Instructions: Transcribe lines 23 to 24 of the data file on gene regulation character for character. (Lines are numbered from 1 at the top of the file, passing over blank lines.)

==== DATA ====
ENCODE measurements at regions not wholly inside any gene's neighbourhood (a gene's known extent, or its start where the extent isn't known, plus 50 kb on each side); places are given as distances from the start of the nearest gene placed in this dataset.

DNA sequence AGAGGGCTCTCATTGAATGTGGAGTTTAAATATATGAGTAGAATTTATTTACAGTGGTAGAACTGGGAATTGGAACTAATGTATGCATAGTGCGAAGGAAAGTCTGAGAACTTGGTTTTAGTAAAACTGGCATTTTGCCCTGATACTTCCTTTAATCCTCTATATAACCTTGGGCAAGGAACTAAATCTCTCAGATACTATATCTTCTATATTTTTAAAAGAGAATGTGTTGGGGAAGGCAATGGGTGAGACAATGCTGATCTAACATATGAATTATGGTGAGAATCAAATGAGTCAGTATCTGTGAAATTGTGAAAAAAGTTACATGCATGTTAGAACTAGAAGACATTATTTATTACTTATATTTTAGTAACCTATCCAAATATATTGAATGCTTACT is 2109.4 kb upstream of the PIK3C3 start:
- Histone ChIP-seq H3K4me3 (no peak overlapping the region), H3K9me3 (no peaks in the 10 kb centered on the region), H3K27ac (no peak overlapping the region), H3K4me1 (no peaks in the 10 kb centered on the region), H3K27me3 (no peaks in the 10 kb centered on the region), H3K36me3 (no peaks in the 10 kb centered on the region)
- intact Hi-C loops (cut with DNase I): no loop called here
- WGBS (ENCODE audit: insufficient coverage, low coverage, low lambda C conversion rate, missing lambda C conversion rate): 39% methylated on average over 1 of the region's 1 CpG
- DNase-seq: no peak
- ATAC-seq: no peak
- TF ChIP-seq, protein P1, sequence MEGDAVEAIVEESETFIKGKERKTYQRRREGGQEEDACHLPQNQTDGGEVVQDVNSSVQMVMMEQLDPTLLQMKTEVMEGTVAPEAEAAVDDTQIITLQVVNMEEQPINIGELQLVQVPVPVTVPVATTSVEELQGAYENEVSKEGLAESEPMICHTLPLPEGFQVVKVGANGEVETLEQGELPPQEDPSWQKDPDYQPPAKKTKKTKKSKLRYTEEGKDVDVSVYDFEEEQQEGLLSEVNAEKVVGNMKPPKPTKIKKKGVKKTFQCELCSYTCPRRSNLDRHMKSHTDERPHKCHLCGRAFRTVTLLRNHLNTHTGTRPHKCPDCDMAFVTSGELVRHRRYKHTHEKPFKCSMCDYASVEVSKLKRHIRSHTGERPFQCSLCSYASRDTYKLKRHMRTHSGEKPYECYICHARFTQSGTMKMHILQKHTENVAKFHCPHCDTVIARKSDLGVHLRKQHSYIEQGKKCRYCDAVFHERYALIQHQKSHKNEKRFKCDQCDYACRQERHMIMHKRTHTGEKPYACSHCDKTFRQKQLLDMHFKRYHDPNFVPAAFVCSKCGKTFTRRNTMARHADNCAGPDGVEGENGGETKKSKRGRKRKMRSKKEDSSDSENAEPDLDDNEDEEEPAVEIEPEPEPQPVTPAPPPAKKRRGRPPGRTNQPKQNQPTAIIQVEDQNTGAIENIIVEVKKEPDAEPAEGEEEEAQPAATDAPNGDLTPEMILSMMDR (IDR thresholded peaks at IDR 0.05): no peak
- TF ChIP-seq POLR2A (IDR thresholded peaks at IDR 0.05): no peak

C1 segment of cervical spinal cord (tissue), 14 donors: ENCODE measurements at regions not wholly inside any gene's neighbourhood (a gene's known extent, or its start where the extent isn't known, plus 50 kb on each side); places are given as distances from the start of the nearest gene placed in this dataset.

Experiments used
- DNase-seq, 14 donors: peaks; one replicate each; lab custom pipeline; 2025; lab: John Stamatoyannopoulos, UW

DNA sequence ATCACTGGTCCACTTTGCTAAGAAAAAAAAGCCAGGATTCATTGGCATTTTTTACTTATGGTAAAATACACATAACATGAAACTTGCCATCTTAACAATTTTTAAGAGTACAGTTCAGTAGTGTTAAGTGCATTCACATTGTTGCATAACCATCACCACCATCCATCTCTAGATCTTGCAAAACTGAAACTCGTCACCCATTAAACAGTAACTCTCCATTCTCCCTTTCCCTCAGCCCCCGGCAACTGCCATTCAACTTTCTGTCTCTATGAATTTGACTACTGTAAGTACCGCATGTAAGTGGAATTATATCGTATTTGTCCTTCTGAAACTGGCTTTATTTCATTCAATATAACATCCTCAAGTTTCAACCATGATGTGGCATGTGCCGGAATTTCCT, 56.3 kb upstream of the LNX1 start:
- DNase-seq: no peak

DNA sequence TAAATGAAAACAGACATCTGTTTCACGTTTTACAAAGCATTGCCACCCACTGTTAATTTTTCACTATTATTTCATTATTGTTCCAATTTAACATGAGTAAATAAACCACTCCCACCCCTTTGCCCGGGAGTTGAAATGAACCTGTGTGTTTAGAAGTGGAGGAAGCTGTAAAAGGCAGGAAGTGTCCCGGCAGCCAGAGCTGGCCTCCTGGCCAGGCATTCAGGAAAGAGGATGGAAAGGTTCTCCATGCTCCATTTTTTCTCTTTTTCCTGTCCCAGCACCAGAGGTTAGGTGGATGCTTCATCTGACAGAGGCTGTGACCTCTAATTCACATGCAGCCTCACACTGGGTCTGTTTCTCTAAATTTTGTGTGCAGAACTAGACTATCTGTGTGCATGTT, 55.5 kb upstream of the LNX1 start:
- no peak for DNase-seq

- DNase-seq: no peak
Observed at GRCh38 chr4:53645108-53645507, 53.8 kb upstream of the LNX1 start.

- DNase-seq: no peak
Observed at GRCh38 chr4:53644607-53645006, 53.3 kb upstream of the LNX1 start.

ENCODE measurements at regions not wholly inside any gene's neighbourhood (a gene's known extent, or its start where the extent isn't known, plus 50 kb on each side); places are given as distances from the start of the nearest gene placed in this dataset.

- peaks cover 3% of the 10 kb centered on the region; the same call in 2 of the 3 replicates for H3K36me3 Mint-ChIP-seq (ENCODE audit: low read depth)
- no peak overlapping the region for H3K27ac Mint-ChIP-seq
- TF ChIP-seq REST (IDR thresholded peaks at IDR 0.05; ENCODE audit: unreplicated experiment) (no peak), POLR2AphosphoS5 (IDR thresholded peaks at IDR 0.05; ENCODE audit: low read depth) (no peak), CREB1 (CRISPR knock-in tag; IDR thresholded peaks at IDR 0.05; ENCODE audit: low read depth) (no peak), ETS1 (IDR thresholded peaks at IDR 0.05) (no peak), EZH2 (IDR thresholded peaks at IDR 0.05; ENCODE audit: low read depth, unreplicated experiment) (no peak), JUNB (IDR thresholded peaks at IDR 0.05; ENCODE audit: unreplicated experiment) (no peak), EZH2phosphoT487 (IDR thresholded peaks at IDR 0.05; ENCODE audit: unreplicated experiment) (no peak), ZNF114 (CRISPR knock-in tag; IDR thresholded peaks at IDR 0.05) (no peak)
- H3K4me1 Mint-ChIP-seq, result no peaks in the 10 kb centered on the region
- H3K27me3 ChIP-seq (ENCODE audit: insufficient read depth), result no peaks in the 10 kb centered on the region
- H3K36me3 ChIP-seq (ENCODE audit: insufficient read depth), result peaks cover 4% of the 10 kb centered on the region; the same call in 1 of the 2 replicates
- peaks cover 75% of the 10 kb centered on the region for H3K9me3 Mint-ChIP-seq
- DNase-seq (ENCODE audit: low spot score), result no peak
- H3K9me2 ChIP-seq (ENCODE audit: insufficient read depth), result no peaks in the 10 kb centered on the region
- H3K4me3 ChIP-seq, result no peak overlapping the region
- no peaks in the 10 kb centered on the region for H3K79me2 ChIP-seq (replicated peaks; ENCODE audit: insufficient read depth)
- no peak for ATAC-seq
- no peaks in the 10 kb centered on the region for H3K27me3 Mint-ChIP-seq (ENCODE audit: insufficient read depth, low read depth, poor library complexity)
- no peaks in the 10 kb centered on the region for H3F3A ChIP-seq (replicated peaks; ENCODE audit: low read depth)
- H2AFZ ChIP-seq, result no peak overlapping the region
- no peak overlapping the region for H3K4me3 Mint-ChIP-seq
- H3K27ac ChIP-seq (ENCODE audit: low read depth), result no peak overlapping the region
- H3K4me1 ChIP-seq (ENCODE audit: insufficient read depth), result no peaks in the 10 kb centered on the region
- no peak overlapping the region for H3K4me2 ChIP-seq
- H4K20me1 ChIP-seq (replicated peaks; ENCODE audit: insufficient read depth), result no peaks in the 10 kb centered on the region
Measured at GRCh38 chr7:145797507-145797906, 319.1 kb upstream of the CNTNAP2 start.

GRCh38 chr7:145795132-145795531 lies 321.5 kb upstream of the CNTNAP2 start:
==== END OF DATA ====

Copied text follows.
- no peak overlapping the region for H3K27ac Mint-ChIP-seq
- TF ChIP-seq REST (IDR thresholded peaks at IDR 0.05; ENCODE audit: unreplicated experiment) (no peak), POLR2AphosphoS5 (IDR thresholded peaks at IDR 0.05; ENCODE audit: low read depth) (no peak), CREB1 (CRISPR knock-in tag; IDR thresholded peaks at IDR 0.05; ENCODE audit: low read depth) (no peak), ETS1 (IDR thresholded peaks at IDR 0.05) (no peak), EZH2 (IDR thresholded peaks at IDR 0.05; ENCODE audit: low read depth, unreplicated experiment) (no peak), JUNB (IDR thresholded peaks at IDR 0.05; ENCODE audit: unreplicated experiment) (no peak), EZH2phosphoT487 (IDR thresholded peaks at IDR 0.05; ENCODE audit: unreplicated experiment) (no peak), ZNF114 (CRISPR knock-in tag; IDR thresholded peaks at IDR 0.05) (no peak)